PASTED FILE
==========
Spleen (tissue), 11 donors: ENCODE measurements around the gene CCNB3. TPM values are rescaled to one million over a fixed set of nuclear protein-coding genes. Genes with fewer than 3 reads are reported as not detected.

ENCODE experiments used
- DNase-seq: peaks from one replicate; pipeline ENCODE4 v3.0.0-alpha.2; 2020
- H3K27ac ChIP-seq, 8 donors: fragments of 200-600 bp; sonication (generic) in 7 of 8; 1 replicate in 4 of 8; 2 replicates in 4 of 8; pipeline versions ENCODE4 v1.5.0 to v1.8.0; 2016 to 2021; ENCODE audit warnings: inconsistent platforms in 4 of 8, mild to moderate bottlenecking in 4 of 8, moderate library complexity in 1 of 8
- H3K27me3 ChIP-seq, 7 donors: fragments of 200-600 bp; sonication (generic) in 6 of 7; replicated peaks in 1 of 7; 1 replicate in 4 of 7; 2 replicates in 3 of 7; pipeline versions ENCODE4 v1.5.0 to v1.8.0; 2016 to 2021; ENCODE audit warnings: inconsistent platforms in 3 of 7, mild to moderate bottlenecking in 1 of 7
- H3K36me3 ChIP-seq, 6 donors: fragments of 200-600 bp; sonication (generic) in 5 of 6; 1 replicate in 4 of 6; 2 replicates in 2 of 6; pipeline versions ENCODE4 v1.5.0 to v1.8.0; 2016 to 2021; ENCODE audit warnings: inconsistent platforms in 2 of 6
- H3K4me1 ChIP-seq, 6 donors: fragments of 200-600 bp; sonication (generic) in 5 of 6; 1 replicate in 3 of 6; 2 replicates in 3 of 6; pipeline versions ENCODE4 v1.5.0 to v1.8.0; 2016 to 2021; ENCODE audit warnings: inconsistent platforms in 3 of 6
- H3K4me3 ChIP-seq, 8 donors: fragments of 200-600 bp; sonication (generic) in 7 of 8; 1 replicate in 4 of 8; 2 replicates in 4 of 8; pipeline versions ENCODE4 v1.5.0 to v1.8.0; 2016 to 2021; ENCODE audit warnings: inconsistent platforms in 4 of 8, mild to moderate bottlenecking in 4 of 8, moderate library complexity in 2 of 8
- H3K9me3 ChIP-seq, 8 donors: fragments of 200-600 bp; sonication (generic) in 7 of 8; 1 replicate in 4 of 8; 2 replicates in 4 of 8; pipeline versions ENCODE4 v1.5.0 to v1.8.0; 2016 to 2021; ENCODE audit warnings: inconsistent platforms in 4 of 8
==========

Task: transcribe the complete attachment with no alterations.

Spleen (tissue), 11 donors: ENCODE measurements around the gene CCNB3. TPM values are rescaled to one million over a fixed set of nuclear protein-coding genes. Genes with fewer than 3 reads are reported as not detected.

ENCODE experiments used
- DNase-seq: peaks from one replicate; pipeline ENCODE4 v3.0.0-alpha.2; 2020
- H3K27ac ChIP-seq, 8 donors: fragments of 200-600 bp; sonication (generic) in 7 of 8; 1 replicate in 4 of 8; 2 replicates in 4 of 8; pipeline versions ENCODE4 v1.5.0 to v1.8.0; 2016 to 2021; ENCODE audit warnings: inconsistent platforms in 4 of 8, mild to moderate bottlenecking in 4 of 8, moderate library complexity in 1 of 8
- H3K27me3 ChIP-seq, 7 donors: fragments of 200-600 bp; sonication (generic) in 6 of 7; replicated peaks in 1 of 7; 1 replicate in 4 of 7; 2 replicates in 3 of 7; pipeline versions ENCODE4 v1.5.0 to v1.8.0; 2016 to 2021; ENCODE audit warnings: inconsistent platforms in 3 of 7, mild to moderate bottlenecking in 1 of 7
- H3K36me3 ChIP-seq, 6 donors: fragments of 200-600 bp; sonication (generic) in 5 of 6; 1 replicate in 4 of 6; 2 replicates in 2 of 6; pipeline versions ENCODE4 v1.5.0 to v1.8.0; 2016 to 2021; ENCODE audit warnings: inconsistent platforms in 2 of 6
- H3K4me1 ChIP-seq, 6 donors: fragments of 200-600 bp; sonication (generic) in 5 of 6; 1 replicate in 3 of 6; 2 replicates in 3 of 6; pipeline versions ENCODE4 v1.5.0 to v1.8.0; 2016 to 2021; ENCODE audit warnings: inconsistent platforms in 3 of 6
- H3K4me3 ChIP-seq, 8 donors: fragments of 200-600 bp; sonication (generic) in 7 of 8; 1 replicate in 4 of 8; 2 replicates in 4 of 8; pipeline versions ENCODE4 v1.5.0 to v1.8.0; 2016 to 2021; ENCODE audit warnings: inconsistent platforms in 4 of 8, mild to moderate bottlenecking in 4 of 8, moderate library complexity in 2 of 8
- H3K9me3 ChIP-seq, 8 donors: fragments of 200-600 bp; sonication (generic) in 7 of 8; 1 replicate in 4 of 8; 2 replicates in 4 of 8; pipeline versions ENCODE4 v1.5.0 to v1.8.0; 2016 to 2021; ENCODE audit warnings: inconsistent platforms in 4 of 8